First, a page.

Mon Nov 26, 11:01 PM ETIn other words, the ring has identifiable marks so even though it was lost in a public place one still must try to return it. But I don't think halakhah allows one to keep it if no owner comes forward in 30 days.
SALEM, Ore. - A pair of Salem residents learned the hard way that finders are not always keepers. Lonnie Anderson, 47, and Jacqueline Shimmin, 37, were arrested last week failing to return a lost ring. Each faces a charge of first-degree aggravated theft of lost or mislaid property, said Sgt. Albert Gordon of the Salem Police Department.
Oregon law states someone must make a reasonable attempt to return lost property to its rightful owner. The property may be kept if no one comes forward in 30 days.
"It's a universal law," Gordon said. "If you find something, you need to make some effort to return it to the rightful owner."
Gordon said a reasonable attempt would include posting an advertisement or bringing it to police. The law applies especially to property of high value or unique design, Gordon said.
The large, emerald-cut diamond ring was lost at a Salem grocery store on Nov. 15. That same day, a man and a woman brought a ring to the jewelry department at a Fred Meyer store, requesting an appraisal.
Fred Meyer employees said the appraisal would take a few days. The man and woman filled out paperwork but left with the ring, Gordon said.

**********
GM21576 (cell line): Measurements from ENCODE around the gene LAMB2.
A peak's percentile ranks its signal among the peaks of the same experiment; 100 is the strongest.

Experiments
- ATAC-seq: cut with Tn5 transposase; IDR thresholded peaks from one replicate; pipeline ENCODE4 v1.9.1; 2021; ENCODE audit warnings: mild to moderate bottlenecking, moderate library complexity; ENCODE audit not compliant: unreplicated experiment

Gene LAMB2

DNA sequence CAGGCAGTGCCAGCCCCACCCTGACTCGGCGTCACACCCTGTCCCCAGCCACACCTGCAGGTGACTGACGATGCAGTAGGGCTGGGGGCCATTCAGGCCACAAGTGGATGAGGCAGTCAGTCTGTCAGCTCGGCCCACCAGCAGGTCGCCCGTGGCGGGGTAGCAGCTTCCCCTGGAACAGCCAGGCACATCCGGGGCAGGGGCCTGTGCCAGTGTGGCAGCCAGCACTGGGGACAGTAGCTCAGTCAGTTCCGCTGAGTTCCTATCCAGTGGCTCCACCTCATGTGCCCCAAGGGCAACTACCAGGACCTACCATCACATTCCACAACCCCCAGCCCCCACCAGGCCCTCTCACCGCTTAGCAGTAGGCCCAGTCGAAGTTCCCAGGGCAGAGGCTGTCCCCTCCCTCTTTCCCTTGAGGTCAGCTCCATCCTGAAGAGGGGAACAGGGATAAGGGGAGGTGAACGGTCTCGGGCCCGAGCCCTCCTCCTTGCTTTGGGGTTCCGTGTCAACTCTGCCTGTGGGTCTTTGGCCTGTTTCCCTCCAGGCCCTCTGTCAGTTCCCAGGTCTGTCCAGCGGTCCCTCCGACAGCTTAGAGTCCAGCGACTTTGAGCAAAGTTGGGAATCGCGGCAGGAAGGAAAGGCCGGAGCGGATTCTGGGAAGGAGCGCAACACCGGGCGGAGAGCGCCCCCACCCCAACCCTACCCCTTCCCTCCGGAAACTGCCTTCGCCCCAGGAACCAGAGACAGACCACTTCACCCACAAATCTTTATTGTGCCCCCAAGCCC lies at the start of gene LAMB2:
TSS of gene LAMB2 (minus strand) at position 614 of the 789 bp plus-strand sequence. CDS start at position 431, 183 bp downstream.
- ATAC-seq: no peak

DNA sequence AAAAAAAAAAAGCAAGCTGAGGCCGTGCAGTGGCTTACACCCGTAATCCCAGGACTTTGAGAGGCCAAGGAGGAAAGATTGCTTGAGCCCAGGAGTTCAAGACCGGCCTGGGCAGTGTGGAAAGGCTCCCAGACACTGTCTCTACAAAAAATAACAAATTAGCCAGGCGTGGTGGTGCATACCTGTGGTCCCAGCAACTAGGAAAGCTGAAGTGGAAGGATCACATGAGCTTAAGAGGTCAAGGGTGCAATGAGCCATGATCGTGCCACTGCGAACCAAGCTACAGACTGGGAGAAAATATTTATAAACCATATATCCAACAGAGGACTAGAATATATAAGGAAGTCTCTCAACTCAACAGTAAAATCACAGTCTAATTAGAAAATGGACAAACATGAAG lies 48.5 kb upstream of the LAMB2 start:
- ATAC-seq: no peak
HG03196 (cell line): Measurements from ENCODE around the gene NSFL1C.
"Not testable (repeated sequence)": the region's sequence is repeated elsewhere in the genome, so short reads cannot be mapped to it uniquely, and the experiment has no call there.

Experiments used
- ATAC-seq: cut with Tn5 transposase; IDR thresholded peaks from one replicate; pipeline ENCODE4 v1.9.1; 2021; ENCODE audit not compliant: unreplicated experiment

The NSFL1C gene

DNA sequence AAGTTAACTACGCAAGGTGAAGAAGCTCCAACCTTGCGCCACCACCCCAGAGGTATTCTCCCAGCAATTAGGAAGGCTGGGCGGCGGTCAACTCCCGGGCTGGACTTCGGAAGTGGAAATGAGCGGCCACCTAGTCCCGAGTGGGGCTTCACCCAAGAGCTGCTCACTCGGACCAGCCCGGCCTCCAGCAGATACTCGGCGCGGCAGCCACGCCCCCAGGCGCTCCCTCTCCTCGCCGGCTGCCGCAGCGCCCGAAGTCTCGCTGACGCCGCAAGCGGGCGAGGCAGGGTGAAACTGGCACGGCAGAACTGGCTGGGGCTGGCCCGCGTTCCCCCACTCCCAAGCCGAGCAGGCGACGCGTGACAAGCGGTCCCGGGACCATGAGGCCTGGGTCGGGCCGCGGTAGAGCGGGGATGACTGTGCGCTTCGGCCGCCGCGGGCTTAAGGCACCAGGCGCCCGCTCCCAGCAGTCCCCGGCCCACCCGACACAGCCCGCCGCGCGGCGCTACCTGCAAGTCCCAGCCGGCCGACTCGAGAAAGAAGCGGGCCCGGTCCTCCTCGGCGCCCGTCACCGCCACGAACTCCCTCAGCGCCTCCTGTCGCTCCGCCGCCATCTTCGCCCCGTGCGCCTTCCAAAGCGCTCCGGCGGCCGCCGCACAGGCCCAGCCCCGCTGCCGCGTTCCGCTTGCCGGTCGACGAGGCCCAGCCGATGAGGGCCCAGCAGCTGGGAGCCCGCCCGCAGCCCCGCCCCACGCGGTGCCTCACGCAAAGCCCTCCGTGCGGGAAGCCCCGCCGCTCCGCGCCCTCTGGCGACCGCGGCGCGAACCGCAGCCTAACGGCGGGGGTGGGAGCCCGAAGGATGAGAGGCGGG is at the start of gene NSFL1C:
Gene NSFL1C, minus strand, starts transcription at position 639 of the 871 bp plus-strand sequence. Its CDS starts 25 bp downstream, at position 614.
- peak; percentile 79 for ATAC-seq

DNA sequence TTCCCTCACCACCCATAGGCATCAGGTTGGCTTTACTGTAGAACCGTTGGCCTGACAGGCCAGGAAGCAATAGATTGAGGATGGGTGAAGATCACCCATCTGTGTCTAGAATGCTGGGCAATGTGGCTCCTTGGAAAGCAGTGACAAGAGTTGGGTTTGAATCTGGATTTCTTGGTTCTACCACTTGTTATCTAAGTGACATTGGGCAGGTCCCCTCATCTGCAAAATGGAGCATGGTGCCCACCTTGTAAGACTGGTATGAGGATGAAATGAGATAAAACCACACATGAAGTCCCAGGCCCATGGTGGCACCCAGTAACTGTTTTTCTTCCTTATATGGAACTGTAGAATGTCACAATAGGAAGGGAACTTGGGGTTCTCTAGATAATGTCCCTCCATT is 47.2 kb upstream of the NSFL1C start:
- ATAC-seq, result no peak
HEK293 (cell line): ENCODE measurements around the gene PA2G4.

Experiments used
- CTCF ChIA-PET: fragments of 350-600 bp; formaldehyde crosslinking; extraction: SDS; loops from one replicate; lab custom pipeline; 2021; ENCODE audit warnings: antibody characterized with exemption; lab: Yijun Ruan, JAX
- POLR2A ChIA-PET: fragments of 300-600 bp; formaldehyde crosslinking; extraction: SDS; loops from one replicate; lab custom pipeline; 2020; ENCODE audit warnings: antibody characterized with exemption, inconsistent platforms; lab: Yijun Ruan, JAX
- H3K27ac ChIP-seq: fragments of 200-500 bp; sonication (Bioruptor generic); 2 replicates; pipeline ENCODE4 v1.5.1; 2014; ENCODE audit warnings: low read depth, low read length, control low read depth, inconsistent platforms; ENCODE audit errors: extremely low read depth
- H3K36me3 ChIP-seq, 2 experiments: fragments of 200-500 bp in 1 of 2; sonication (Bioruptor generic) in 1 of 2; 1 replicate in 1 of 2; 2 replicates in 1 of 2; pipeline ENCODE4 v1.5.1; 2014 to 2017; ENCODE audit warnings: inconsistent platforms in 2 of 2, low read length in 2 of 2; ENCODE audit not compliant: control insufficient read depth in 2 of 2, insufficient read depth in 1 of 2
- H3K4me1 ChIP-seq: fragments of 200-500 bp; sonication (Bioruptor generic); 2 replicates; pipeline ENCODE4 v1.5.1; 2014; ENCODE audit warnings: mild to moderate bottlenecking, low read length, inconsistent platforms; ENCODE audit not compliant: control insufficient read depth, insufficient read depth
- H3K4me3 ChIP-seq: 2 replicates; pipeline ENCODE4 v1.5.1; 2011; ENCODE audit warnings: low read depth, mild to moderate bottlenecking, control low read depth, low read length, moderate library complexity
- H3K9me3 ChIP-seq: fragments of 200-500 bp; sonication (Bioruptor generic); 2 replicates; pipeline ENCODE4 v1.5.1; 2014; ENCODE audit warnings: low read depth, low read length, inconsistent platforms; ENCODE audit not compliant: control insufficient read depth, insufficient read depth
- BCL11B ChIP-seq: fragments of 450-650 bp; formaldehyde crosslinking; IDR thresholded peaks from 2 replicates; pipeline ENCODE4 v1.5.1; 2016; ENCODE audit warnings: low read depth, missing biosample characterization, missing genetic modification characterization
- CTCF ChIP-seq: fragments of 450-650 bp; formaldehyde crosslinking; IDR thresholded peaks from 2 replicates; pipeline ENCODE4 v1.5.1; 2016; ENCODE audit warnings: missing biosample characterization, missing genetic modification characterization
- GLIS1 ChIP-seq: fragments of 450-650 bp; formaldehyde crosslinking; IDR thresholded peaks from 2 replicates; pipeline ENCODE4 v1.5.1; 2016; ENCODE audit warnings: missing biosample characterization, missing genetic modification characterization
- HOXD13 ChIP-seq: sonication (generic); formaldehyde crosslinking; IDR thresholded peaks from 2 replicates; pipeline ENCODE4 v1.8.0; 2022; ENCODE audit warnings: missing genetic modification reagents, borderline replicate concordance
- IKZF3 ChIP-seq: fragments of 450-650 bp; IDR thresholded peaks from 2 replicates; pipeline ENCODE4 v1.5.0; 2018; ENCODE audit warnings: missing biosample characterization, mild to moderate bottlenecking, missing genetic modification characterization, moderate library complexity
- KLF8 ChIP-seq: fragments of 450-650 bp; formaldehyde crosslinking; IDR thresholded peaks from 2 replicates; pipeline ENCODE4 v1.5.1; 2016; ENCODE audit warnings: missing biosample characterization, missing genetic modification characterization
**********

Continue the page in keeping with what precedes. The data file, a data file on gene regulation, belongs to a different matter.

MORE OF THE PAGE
Meanwhile, on Nov. 17, Nov. 18 and Nov. 19, a classified ad ran in the Statesman Journal newspaper: "LOST Large Diamond Ring: Generous Reward."
One woman connected the dots. She saw the ad and told detectives that she heard a story from a friend about two people finding a ring and taking it to a Fred Meyer store.
Detectives tracked down the person who placed the ad, then went to Fred Meyer. Detectives were convinced they were dealing with the same ring.
Detectives then found the pair who had requested the appraisal.
It didn't take long for them to admit they had the lost ring, Gordon said. He noted that they also acknowledged seeing the newspaper advertisement.
Police declined to say how much the ring was worth, but the charges Anderson and Shimmin face apply to items worth more than $10,000.
Wednesday, November 28, 2007
10:08 AM Gil Student